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How Many Hours Should We Train

#training
How Many Hours Should We Train

One very common question I often get is how many hours I trained a week or is a year.

In Germany, it was more common to get asked, how many kilometers I trained in a year. This blog post doesn't include the answer to both of the questions. In general, I am hesitant to talk about those numbers. It is not that I want to hold them back; it is more than that those numbers don't tell the whole story. Why is that? Let's get into it.

Of course, there are recommended hours to train at a certain level in a specific sport, but there is more to look at than total training hours in a year:

  • How are you spending your hours?
  • What do you count as training time?
  • What is the intensity of those hours?
  • Why you want to be consistent with logging hours?
  • Why I am not sharing my numbers today.
  • How are you spending your hours? 

When looking at the total hours, it is good to know how many of your trained hours you spent on what kind of training activities. On a bike, running, skiing, in the gym, in a canoe, etc. There are so many ways to train, and all possible and helpful options should be used but also logged differently. An hour of stretching is something different than an hour of biking. And even an hour of biking is different when done on a mountain bike vs. a road bike. Or a roller ski session on any river road (I have the feeling there is everywhere is a river road) or up a hill is a different session. When logging hours, I recommend being as specific as possible about what kind of training those hours covered, but there is still no need to go overboard with that either.

  • What do you count as training time?

I was a little bit crazy about that, but as soon as I stopped for a drink, for taking lactate, or whatever, I stopped my watch. Before you ask, I didn't stop my watch for the 30seconds of shooting, but I did stop for loading clips. For this reason, I could compare my log with my own log very well, but probably not with somebody else's training log. I don't think this is necessary if the stops are kept very short. But standing around should probably not be logged or logged as “buffer time” or whatever you want to call it. 

No kidding, I saw an athlete starting her watch, and the first thing she did was take the time to sip out of the drinking belt. I don't think this needs to be included in training time because it adds up and gives wrong information. For this reason, I like watches that stop when there is no movement going on. Those would have been perfect for me.

  • What is the intensity of those hours?

When analyzing a season, like I was talking about in Looking Back To Look Forward, we want to see if we trained a good ratio between different levels of intensity. There are different philosophies and different sports with specific needs; that's why it doesn´t make sense to come up with a number. But there was a plan at the beginning of the week, period, month, and year, which shows this ratio, and the log shows what actually happened.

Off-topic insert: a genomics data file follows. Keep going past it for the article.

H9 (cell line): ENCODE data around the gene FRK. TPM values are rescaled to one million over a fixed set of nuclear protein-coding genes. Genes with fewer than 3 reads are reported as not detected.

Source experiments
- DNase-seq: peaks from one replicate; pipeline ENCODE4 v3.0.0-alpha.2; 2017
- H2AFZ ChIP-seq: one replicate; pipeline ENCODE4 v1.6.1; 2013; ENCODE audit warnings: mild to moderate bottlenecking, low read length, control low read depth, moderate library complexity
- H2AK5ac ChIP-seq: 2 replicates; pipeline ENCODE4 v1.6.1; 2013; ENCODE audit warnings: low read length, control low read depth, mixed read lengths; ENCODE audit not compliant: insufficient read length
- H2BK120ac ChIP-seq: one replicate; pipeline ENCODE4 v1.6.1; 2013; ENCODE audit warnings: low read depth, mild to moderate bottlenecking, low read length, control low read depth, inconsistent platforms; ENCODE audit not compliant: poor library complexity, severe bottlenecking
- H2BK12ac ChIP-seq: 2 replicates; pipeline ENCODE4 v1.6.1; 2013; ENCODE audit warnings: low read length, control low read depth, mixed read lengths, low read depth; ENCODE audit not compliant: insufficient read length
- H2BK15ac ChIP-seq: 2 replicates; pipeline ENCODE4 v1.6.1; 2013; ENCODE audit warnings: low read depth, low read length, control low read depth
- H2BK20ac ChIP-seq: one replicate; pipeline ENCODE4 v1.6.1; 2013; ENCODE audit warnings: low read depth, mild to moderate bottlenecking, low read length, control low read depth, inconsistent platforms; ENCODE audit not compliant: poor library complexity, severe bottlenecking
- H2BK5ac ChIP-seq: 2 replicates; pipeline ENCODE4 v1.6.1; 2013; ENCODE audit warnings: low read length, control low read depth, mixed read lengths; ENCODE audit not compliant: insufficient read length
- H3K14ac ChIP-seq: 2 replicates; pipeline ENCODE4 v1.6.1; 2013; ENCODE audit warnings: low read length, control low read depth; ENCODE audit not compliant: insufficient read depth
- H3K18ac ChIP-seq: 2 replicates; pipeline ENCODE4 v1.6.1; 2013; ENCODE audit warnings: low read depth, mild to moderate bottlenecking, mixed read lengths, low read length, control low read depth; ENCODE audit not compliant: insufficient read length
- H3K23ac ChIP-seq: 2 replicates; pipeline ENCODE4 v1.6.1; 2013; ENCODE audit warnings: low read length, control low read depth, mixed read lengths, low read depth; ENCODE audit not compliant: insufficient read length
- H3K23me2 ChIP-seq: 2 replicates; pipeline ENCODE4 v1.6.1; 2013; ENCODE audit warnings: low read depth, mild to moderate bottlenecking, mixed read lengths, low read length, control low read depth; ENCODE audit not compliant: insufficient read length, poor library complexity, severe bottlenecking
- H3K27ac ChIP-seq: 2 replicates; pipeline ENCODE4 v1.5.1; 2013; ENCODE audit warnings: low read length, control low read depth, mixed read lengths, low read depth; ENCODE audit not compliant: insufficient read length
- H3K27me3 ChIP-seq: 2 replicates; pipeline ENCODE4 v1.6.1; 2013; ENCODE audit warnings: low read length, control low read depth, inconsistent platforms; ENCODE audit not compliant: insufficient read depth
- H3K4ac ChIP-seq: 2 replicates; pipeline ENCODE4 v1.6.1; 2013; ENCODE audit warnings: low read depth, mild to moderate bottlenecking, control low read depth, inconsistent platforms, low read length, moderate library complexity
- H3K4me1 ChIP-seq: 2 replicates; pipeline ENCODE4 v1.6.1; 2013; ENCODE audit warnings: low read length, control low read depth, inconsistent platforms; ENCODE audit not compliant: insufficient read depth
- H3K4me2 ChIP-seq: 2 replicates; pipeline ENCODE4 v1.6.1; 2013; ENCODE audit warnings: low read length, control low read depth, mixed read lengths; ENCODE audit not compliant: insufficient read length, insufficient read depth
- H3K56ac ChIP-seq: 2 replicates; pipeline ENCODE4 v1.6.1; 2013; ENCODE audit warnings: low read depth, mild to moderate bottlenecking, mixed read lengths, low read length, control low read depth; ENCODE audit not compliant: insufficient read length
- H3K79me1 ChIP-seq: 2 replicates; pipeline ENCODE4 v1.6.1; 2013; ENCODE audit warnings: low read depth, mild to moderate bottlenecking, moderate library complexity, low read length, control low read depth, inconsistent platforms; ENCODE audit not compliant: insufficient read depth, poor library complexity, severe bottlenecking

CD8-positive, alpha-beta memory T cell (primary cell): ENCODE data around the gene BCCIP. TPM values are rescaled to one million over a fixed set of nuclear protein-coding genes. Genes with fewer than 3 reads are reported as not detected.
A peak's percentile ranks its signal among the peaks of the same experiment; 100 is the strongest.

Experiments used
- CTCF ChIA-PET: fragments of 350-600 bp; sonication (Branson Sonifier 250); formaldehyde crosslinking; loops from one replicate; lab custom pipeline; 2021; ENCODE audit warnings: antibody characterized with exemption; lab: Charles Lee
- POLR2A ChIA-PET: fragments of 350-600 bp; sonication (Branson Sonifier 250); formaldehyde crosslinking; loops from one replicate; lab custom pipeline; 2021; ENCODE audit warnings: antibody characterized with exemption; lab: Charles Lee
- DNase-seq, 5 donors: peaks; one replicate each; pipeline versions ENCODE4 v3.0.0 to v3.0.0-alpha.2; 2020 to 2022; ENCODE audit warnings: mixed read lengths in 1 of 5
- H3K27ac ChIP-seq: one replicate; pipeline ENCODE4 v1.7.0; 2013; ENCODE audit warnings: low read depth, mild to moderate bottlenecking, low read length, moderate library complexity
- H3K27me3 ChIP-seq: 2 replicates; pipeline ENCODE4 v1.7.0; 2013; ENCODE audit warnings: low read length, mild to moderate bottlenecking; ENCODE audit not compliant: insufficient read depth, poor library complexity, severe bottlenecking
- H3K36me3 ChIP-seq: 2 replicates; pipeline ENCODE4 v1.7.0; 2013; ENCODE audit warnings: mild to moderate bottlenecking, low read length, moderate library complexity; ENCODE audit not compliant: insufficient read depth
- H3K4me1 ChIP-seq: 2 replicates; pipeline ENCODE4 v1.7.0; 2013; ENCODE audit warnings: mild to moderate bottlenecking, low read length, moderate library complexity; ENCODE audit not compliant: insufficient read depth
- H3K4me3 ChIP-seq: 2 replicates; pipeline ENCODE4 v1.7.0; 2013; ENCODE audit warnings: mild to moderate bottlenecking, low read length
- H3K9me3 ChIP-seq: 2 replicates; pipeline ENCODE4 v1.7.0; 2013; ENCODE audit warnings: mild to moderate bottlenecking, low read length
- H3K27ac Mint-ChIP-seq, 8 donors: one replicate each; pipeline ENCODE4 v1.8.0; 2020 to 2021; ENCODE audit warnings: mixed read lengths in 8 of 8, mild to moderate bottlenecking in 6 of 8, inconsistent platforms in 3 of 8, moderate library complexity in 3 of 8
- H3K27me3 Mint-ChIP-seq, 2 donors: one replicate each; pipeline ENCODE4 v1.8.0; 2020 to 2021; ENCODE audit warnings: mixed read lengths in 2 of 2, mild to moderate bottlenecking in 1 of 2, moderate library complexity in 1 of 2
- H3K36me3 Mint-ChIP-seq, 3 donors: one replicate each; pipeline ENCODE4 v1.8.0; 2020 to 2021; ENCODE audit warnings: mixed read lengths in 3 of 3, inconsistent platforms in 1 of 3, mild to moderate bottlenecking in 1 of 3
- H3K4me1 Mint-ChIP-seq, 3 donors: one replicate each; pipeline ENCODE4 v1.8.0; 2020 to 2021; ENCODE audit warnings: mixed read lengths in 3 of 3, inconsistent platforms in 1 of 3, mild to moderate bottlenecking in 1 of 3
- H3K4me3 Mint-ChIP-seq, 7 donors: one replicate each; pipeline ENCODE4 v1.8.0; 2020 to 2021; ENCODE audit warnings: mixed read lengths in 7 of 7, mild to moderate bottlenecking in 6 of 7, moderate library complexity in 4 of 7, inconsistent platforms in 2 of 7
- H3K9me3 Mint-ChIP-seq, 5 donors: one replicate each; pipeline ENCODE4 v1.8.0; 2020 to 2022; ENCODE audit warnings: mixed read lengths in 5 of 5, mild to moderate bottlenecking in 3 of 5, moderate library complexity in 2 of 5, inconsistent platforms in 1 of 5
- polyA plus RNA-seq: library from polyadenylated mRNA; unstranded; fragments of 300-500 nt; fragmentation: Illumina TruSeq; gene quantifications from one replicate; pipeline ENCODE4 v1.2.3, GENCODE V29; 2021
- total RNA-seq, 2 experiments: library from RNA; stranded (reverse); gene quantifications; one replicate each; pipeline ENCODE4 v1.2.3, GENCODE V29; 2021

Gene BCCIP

It also makes sense that more intensity in a plan could lead to fewer hours in the yearly total. That's why it´s not just important to break up the hours into the kind of training described in the beginning, but also into different intensities. Someone who trained more intensity might look bad compared to someone who only focused on hours. I think you can see that it doesn´t mean that the one with more hours trained better. It also doesn´t need to indicate that the one with more hours trained in a poor way. It depends on the philosophy.

  • Why you want to be consistent with logging hours?

This information is useful to keep on track, compare training with the numbers in the plan and adjust the plan if needed. Athletes can compare their own numbers from year to year or period to period. And they can compare them to the recommendations they follow. If they can compare their numbers with those of other athletes depends on how this other athlete is logging training sessions and also where this athlete is training. As I said before, I also was logging kilometers, and when I did a trial run for 1.5h, I had covered a different distance than if I had done a road run at the same intensity. I didn't really do any road runs, but I want to make a point that 1.5h running can be done in a different way. That is why, when comparing with others, it is important to check at least if it is comparable and what is comparable. The main use of your own data is to know what you did, to compare it with what you wanted to do, should do, and to make future plans. My coaches did a lot of this work, especially when I was young.

  • Why I am not sharing my numbers today.

By now, you may know why it doesn't even make sense to share my numbers. I might followed a slightly different training philosophy, and I don't think it is the only one which can lead to success. I might have tracked my numbers differently than you do. I also did not train the same amount in all the years of my career. I definitely did things differently at the age of 16, 29, and 35. So there is not just one number I would need to share to show the whole picture.

Now I did not answer how many hours you should train. Still, I hope I made clear that there are many moving parts and just aiming for hours should not be the goal—but aiming for the right amount of hours at the right time, at all sorts of intensities, on sport-specific as well as unspecific training equipment and elements.

I will be back with this topic because there is much more to discuss. For now, I just hope you don´t take total hour numbers as the full picture anymore.

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